Mar. 7, 2005 Gov. Charles W. Turnbull vetoed anti-cruelty animal legislation for the second time in four months. The law is seen by supporters as an effort to bring the V.I. laws on the treatment of animals in line with most areas under the United States flag. Each time the bill was sent to him it had the unanimous approval of the Legislature first the 25th Legislature, and most recently with the full vote of the 26th Legislature. (See "News Brief: Governor Vetoes Anti-Animal Cruelty Bill").
Four independent polls indicate that 90 percent of the people concerned about the territory support the bill. Three polls taken by the Source newspapers and one by a News2 Poll, show the following:
– News2 – 92 percent for; 8 percent against
– St. Thomas Source – 89 percent for; 10 percent against
– St. Croix Source – 87 percent for;12 percent against
– St. John Source – 93 percent for; 6 percent against.
Turnbull seems not to see the intent of the legislation as other observers. Joe Elmore, Humane Society of St. Thomas executive director, said Monday morning, "I don't think the governor understands the spirit of the bill and its rationalization."
The day after the Senate passed the bill in February, Elmore said, shelter workers were greeted with the body of a pit bull who had been disemboweled alive with a sharp instrument and left to bleed to death in front of the shelter.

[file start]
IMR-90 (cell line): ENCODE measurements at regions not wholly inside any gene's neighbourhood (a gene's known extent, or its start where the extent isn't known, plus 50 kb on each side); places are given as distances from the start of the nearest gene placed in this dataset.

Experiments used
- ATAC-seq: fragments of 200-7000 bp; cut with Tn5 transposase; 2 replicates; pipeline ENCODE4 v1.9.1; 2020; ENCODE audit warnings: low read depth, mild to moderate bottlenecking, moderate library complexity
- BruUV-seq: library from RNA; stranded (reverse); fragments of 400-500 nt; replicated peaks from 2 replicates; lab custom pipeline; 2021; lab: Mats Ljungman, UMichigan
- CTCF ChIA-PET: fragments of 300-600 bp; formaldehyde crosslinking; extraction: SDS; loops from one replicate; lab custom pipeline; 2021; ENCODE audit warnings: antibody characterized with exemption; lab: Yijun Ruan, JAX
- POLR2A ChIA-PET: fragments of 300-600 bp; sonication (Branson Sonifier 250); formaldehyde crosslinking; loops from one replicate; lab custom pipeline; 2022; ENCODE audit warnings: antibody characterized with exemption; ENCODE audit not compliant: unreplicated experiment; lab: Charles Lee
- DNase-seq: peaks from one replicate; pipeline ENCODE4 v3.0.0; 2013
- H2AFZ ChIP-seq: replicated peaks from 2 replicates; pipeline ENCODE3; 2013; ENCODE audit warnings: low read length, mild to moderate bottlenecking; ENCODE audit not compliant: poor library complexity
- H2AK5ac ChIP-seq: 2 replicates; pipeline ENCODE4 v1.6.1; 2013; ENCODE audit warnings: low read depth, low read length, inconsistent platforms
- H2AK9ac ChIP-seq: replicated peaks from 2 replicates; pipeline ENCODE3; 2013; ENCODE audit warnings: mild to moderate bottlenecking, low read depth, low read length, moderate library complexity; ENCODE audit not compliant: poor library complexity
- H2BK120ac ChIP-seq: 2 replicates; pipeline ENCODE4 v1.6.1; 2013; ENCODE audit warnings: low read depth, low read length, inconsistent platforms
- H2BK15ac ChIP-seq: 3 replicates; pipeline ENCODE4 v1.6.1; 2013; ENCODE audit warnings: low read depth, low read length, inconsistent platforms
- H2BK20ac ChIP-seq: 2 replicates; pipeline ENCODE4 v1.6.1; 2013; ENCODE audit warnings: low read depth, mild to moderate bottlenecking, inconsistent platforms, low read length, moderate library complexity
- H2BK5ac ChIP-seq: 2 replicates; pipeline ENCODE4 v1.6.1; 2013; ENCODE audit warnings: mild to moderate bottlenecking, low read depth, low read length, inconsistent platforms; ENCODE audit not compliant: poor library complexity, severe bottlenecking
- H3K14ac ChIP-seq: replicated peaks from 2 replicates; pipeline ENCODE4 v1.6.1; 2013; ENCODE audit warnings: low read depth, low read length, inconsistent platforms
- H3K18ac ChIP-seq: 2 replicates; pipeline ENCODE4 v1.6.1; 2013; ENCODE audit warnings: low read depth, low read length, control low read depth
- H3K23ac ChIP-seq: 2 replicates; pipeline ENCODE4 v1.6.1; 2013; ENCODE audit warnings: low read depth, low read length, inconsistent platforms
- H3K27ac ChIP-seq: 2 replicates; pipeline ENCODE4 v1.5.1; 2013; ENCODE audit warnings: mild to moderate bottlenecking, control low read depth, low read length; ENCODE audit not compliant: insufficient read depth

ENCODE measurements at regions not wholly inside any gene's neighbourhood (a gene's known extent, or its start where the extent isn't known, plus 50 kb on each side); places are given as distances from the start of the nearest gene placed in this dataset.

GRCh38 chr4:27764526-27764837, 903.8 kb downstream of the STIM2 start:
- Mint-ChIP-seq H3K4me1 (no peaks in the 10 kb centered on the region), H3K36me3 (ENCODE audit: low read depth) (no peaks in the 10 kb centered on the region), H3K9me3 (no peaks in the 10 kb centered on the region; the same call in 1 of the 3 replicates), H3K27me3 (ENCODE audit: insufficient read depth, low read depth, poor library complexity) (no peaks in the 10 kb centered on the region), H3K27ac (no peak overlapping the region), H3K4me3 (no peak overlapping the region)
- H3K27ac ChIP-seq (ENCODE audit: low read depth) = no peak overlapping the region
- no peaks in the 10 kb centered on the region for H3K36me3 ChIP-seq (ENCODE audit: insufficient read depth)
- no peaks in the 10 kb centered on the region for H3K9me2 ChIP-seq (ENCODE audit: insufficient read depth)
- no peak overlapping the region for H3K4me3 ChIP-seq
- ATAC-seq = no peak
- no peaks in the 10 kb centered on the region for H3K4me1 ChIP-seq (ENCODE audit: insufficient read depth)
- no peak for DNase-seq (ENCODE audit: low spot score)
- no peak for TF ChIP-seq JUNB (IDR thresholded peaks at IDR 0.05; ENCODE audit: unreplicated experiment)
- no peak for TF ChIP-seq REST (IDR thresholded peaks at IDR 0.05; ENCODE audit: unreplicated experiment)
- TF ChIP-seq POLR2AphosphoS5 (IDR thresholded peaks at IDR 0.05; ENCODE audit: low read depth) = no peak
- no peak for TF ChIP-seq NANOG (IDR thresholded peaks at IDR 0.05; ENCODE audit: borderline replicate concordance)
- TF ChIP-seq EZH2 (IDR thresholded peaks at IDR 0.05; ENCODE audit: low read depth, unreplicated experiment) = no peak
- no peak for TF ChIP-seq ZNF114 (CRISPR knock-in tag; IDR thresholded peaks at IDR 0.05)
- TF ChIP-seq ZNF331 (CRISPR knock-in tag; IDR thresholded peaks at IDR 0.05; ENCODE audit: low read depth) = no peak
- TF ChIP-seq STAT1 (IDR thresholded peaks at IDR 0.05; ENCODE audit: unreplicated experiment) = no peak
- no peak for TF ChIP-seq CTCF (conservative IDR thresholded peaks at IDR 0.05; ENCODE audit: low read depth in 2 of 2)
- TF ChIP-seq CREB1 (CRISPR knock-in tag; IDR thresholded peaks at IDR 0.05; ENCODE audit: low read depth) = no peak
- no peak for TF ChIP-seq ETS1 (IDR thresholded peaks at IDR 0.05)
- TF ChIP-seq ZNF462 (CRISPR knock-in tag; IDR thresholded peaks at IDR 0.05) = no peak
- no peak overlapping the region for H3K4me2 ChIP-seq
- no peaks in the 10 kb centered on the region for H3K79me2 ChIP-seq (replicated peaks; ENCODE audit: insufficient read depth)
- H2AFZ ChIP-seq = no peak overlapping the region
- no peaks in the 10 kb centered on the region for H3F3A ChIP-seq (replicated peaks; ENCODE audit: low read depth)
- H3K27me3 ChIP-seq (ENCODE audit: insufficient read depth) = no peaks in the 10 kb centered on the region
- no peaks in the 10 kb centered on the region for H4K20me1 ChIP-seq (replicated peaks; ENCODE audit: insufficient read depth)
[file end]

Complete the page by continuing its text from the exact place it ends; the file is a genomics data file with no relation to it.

The governor gave examples of ramifications of certain sections of the bill. He cited a "little old lady" driving at night and hitting an animal and being unable to find its owner. In another instance, he wondered if rats were protected. One Source reader has called his examples "ridiculous."
(See "Governor Has Little Knowledge About Animal Cruelty Bill").
Elmore said that his disappointment is with the governor's steadfast refusal to meet with animal advocates. "There has been no dialog between the executive branch and the animal community," Elmore said. "We represent thousands of people. No member of his staff has ever attended any of the hearings on the bill. The governor is badly misinformed. He is not educated on the legislation."
In response to what he terms the governor's "fearmongering," – his objection to stiff penalties – Elmore said, "The penalties for certain abuses are actually more lenient than federal law, for instance removing eggs from a bird's nest, which can be a fine up to $15,000 in federal statutes. Moreover, any decision to prosecute will be made by the Attorney General's office. Prosecutorial discretion would mitigate any undue consequences."
"Actually," Elmore said, "the governor's statements affect every section of the V. I. Code. Considering the 'what ifs', you would have to go back and repeal every section of the code. The check and balance is the court system. That's how the law works."
The Humane Society of St. Thomas on Sunday released a statement on the veto. (See "Humane Society Calls for Senate Override").
The next step, once again, will be a move for a Senate override of Turnbull's veto. Sen. Adlah "Foncie" Donastorg, the bill's primary sponsor, was not available for comment Monday morning.
Elmore said "We will really have to work hard with the senators to guarantee an override, after Turnbull's fearmongering statements."
He said he wants to make clear that his disappointment is not personal with the governor; it is with Turnbull's apparent reluctance to listen to the whole story.
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